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I am just checking different analogous of $\alpha:V \longrightarrow W$ being affine. I have problems with this one:

$\alpha:V \longrightarrow W$ affine $\iff$ $G_\alpha=\{(v,\alpha(v): v\in V)\}$ is a affine subapce of $V\times W$.

Intuitively ($\Leftarrow$) should be clear, because any linear combination of $(v,\alpha(v))$, $\sum_{i=1}^{k}\lambda_i (v,\alpha(v))$ with $\sum_{i=1}^{k}\lambda_i=1$ is still in A but how is possible to formalize it in a nice way?

($\Rightarrow$) is not so clear to me

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If $\alpha$ is afine, let $(v_i, \alpha(v_i)$ be arbitrary tuple of vectors in $G_\alpha$. You want to show that $\sum_{i=1}^k \lambda_i (v_i, \alpha(v_i))$ is in $G_\alpha$ for any $\lambda_i$ with $\sum \lambda_i=1$. But that is just $(\sum_{i=1}^k \lambda_i v_i, \sum_{i=1}^k \lambda_i \alpha(v_i))$. Now you can use the assumption that $\alpha$ is affine to finish.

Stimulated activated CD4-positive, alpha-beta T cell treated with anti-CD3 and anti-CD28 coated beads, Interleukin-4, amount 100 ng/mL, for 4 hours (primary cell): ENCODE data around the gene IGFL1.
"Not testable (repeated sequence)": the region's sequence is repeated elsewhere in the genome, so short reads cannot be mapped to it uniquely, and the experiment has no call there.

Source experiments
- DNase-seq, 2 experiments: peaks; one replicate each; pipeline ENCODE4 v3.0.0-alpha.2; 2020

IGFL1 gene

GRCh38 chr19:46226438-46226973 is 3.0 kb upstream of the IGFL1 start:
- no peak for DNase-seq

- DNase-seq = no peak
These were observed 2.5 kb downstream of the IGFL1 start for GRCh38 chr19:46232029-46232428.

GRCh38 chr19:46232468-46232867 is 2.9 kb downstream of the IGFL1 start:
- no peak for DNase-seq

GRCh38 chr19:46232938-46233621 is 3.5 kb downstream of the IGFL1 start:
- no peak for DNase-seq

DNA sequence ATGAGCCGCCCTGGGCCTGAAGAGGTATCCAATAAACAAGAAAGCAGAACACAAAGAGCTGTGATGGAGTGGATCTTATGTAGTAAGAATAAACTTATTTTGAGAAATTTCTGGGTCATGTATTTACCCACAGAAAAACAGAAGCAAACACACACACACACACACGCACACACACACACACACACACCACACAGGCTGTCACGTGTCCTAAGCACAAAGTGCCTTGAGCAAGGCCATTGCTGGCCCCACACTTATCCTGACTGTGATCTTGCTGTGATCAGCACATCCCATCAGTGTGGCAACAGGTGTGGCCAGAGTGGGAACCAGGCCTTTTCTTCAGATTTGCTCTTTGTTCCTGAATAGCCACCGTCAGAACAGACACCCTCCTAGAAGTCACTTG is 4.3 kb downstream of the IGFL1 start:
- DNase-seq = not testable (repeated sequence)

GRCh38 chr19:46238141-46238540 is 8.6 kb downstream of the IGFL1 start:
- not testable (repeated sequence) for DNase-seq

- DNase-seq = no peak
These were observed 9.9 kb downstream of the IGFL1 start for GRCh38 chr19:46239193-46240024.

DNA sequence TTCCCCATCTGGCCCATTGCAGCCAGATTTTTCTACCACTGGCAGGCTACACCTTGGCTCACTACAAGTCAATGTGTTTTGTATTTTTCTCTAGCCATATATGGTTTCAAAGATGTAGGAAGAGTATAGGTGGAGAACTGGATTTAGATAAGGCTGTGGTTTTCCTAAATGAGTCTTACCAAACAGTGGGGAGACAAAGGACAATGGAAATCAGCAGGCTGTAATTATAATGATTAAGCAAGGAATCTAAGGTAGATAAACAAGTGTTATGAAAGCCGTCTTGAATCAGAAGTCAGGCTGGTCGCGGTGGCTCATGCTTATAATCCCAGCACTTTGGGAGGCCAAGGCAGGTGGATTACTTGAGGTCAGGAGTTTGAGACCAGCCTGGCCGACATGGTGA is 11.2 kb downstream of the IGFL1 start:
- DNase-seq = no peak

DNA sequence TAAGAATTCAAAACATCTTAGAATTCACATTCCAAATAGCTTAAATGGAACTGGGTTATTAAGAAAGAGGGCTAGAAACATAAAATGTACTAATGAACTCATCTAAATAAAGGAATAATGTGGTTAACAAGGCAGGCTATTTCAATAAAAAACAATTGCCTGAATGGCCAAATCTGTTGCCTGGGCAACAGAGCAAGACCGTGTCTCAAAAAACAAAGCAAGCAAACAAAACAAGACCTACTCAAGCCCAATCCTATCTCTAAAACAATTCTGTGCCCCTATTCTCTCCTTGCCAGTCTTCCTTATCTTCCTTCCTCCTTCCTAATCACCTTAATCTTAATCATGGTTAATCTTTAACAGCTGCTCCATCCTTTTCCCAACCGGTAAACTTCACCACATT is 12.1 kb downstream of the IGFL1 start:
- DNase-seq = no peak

Conversely, suppose $G_\alpha$ is affine. You want to see that for any tuple $v_i$ in $V$ the map $\alpha$ takes $\sum_{i=1}^k \lambda_i v_i$ to $\sum_{i=1}^k \lambda_i \alpha (v_i)$. That is just saying that $(\sum_{i=1}^k \lambda_i v_i, \sum_{i=1}^k \lambda_i \alpha (v_i))$ is in $G_\alpha$. Now use that $(v_i, \alpha(v_i))$ are in $G_\alpha$ and $G_\alpha$ is affine.

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